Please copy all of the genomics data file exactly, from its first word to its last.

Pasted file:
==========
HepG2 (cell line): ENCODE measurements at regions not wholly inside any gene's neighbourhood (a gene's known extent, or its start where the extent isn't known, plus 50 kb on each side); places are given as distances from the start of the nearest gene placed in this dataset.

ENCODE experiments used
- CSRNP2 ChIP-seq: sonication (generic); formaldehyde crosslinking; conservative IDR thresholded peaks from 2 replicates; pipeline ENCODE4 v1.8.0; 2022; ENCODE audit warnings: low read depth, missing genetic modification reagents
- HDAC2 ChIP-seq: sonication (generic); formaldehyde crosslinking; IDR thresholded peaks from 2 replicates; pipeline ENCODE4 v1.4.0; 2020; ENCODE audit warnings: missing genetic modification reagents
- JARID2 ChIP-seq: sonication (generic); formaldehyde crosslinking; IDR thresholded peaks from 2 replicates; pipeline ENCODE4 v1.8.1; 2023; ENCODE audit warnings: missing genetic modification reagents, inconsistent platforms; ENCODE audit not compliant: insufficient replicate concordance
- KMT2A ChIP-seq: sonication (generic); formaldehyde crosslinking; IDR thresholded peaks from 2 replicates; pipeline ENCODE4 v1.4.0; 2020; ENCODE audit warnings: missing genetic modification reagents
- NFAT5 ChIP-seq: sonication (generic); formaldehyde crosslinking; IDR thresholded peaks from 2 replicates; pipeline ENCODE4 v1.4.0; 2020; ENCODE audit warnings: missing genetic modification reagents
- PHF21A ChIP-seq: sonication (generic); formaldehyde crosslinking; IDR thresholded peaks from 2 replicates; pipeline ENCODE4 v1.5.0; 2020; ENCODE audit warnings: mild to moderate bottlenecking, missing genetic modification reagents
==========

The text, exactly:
HepG2 (cell line): ENCODE measurements at regions not wholly inside any gene's neighbourhood (a gene's known extent, or its start where the extent isn't known, plus 50 kb on each side); places are given as distances from the start of the nearest gene placed in this dataset.

ENCODE experiments used
- CSRNP2 ChIP-seq: sonication (generic); formaldehyde crosslinking; conservative IDR thresholded peaks from 2 replicates; pipeline ENCODE4 v1.8.0; 2022; ENCODE audit warnings: low read depth, missing genetic modification reagents
- HDAC2 ChIP-seq: sonication (generic); formaldehyde crosslinking; IDR thresholded peaks from 2 replicates; pipeline ENCODE4 v1.4.0; 2020; ENCODE audit warnings: missing genetic modification reagents
- JARID2 ChIP-seq: sonication (generic); formaldehyde crosslinking; IDR thresholded peaks from 2 replicates; pipeline ENCODE4 v1.8.1; 2023; ENCODE audit warnings: missing genetic modification reagents, inconsistent platforms; ENCODE audit not compliant: insufficient replicate concordance
- KMT2A ChIP-seq: sonication (generic); formaldehyde crosslinking; IDR thresholded peaks from 2 replicates; pipeline ENCODE4 v1.4.0; 2020; ENCODE audit warnings: missing genetic modification reagents
- NFAT5 ChIP-seq: sonication (generic); formaldehyde crosslinking; IDR thresholded peaks from 2 replicates; pipeline ENCODE4 v1.4.0; 2020; ENCODE audit warnings: missing genetic modification reagents
- PHF21A ChIP-seq: sonication (generic); formaldehyde crosslinking; IDR thresholded peaks from 2 replicates; pipeline ENCODE4 v1.5.0; 2020; ENCODE audit warnings: mild to moderate bottlenecking, missing genetic modification reagents